"I filled out an application to get six copies of my husband's death certificate last December," said Sweetney. "I gave them the $6, but I still haven't received anything."
Sweetney, who lives on 7th Street NW, said she had made four trips to the vital records office in an effort to learn whether she will ever receive the death certificate copies or, in their place, a $6 refund.
"Every time I come down, they tell me 'It's in the mail. It's in the mail,' but I haven't seen anything in the mail," Sweetney said.
After her complaint Sweetney again was told that her certificates had been mailed, but apparently were lost before she received them. Staff members immediately pulled the death certificate from their files and made new copies which she took with her.
Larry Ojo, an employe of the Nigerian Embassy, arrived at the vital records office shortly after 1 p.m. Behind the locked doors he could hear the faint clicking of typewriters. Tacked to the door outside was a sign: "Public Hours, 9 a.m. to 1 p.m."
"I took time off from work to come and get a birth certificate for my son to apply for a passport," said Ojo. "I don't understand that they are closed. All of the other offices in the building are open."
Ojo was among numerous citizens who arrived at the office in the early afternoon and expressed disappointment or anger when they learned the office was closed.
"I walked all the way here from work during my lunch hour," said Doris Edwards, who said she needed her birth certificate to obtain a driver's permit. "I can't believe they're closed so early."
Givens said the early closing hours are necessary to give the staff more time to process applications and mail birth and death certificates without interruptions.
William W. Chalmers III, a funeral director, said he processes between 12 and 14 death certificates and burial permits a day for Chambers Funeral Home. But Chambers said the vital records office has made special arrangements for funeral directors so that they can obtain the documents they need in from 30 to 45 minutes.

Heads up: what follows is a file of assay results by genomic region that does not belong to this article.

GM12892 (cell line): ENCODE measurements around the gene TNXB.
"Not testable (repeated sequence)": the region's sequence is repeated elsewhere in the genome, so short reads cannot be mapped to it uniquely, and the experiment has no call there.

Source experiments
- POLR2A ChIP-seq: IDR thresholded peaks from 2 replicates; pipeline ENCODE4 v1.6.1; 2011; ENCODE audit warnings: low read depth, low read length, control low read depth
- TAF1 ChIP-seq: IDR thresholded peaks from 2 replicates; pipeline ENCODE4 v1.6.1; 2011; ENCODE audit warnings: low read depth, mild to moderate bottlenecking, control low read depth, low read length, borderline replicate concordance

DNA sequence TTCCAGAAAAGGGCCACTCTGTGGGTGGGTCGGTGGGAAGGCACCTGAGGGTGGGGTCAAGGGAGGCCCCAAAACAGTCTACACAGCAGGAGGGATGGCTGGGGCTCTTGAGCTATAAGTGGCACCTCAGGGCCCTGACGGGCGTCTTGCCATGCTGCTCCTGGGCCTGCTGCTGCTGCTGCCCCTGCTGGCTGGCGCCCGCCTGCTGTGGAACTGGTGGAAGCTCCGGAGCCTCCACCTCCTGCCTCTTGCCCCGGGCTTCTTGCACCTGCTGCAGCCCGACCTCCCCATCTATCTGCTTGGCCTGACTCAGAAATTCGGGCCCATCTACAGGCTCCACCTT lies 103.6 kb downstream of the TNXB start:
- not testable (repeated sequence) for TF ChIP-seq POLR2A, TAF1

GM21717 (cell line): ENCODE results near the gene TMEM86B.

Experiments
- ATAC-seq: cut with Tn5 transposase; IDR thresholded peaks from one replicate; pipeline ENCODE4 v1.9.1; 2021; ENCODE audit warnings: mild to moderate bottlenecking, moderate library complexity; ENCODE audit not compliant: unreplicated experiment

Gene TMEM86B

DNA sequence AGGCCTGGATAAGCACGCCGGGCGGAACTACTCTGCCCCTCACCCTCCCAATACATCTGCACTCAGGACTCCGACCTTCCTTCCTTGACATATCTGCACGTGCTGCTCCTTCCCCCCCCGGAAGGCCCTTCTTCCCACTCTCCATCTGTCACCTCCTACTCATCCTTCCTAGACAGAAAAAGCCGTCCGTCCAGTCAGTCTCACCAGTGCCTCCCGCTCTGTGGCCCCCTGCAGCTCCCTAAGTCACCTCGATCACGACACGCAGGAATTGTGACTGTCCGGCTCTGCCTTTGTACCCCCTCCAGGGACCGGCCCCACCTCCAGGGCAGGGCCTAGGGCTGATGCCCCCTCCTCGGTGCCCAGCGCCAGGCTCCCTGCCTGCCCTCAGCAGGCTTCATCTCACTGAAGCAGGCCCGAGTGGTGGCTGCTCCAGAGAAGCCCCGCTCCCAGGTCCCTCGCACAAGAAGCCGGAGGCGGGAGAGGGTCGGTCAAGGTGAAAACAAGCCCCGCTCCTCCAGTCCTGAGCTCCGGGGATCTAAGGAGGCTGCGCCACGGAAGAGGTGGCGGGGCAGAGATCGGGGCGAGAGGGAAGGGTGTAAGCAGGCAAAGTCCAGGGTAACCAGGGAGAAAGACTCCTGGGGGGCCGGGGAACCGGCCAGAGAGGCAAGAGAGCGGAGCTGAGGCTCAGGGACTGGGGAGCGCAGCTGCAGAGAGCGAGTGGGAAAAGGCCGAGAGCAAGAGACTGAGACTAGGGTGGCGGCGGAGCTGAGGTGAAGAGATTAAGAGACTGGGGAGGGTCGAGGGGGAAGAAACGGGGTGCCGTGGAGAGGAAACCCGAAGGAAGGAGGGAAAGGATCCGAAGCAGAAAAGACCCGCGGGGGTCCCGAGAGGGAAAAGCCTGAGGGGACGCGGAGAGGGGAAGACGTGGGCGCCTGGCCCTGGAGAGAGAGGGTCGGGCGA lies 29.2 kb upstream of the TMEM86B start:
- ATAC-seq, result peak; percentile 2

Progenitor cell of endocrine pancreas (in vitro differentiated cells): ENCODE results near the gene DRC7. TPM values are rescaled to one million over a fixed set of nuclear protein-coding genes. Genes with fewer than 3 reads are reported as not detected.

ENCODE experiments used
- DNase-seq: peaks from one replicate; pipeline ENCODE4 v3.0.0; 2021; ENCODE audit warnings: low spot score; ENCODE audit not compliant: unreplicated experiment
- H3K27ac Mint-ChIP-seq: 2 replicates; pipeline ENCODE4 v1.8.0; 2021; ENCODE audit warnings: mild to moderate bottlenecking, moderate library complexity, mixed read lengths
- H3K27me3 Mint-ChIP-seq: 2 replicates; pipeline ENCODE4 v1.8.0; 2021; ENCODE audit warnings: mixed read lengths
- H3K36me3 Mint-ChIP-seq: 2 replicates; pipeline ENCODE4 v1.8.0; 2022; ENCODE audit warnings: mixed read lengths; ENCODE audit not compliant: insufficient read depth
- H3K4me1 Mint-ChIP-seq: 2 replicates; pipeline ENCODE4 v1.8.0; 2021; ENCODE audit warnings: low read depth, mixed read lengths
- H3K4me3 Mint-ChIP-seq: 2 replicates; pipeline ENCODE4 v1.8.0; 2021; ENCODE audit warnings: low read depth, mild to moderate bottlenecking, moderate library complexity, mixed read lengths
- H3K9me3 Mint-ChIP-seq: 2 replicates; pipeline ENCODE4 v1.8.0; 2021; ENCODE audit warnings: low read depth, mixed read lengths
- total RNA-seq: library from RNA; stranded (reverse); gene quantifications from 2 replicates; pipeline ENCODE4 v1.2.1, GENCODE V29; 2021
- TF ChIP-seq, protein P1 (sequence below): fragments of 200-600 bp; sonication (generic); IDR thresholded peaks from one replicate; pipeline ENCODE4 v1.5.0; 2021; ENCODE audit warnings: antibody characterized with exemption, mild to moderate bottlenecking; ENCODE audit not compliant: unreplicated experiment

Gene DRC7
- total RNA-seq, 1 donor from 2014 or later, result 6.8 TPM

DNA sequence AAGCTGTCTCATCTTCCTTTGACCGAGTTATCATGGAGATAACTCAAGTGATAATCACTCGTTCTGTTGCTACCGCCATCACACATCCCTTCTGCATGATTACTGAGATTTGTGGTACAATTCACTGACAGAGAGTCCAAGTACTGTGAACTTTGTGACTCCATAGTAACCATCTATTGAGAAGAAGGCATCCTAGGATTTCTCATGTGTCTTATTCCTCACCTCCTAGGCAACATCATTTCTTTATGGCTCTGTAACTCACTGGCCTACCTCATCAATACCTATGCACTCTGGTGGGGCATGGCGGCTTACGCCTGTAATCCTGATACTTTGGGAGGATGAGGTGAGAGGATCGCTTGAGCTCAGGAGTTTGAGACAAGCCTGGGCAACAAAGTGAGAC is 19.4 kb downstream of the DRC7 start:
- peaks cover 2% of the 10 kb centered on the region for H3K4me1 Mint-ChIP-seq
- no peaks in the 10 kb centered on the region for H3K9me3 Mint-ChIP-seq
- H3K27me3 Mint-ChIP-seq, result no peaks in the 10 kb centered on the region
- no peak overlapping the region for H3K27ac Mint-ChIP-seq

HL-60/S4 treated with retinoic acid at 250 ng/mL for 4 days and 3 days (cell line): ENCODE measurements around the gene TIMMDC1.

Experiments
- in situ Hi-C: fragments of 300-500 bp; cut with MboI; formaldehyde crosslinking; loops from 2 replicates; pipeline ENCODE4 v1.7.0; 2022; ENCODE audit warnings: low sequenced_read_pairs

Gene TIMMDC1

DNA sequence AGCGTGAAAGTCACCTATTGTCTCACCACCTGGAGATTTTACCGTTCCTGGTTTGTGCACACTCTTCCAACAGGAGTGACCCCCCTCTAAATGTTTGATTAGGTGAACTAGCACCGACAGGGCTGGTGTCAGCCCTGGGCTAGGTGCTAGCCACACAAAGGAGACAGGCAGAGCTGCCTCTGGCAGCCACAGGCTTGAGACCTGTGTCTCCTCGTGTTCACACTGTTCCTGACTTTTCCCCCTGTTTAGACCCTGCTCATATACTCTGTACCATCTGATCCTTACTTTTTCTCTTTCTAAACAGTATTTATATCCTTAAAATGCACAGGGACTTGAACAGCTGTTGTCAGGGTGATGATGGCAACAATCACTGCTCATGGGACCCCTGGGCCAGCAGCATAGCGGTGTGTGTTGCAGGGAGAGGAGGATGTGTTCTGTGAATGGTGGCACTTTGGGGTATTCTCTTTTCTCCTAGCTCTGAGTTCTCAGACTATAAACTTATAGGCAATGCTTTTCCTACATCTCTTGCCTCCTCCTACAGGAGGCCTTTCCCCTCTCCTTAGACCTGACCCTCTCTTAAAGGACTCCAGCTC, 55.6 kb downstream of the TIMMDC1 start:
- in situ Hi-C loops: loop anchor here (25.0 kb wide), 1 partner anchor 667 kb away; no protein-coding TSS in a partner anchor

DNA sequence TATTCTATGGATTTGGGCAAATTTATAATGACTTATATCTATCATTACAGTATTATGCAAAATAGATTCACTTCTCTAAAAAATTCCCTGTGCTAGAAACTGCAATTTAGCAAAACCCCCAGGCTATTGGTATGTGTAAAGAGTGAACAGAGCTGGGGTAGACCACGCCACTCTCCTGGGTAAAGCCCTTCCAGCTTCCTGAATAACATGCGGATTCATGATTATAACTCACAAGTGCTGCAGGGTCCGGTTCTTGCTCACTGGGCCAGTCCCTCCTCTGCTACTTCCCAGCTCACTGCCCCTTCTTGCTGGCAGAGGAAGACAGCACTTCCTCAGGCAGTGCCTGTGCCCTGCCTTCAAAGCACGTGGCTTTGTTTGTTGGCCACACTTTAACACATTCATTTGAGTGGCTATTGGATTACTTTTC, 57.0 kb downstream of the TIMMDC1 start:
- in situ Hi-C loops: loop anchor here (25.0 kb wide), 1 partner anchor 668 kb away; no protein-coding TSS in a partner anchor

"I've seen a lot of problems here since they changed to the new system," Chambers said. "For one thing there are no signs to tell people exactly what to do. People have to wander around the halls and knock on doors to get information.
"Some families who want to get a death certificate in one day come to us. We charge them a $2 service fee to pick up their death certificate on our next trip down here for the funeral home," Chambers said.
By September, Givens said the city's birth and death records will be computerized. But even with the planned automation, she said the city cannot guarantee that service will be significantly improved - at least for several months.
Before the current system went into operation, vital records was a walk-in office with a counter. Now the secretaries, clerks and supervisors who run the office work behind locked doors marked: "Entrance to Authorized Personnel Only."
"We've found that people tend to become quite violent when they cannot get what they want right away," said Givens. She said that verbal abuse from disgruntled applicants is frequent and that there have been occasional incidents of physical violence.
"We have found it necessary to lock the doors so that we will have some kind of security," she said.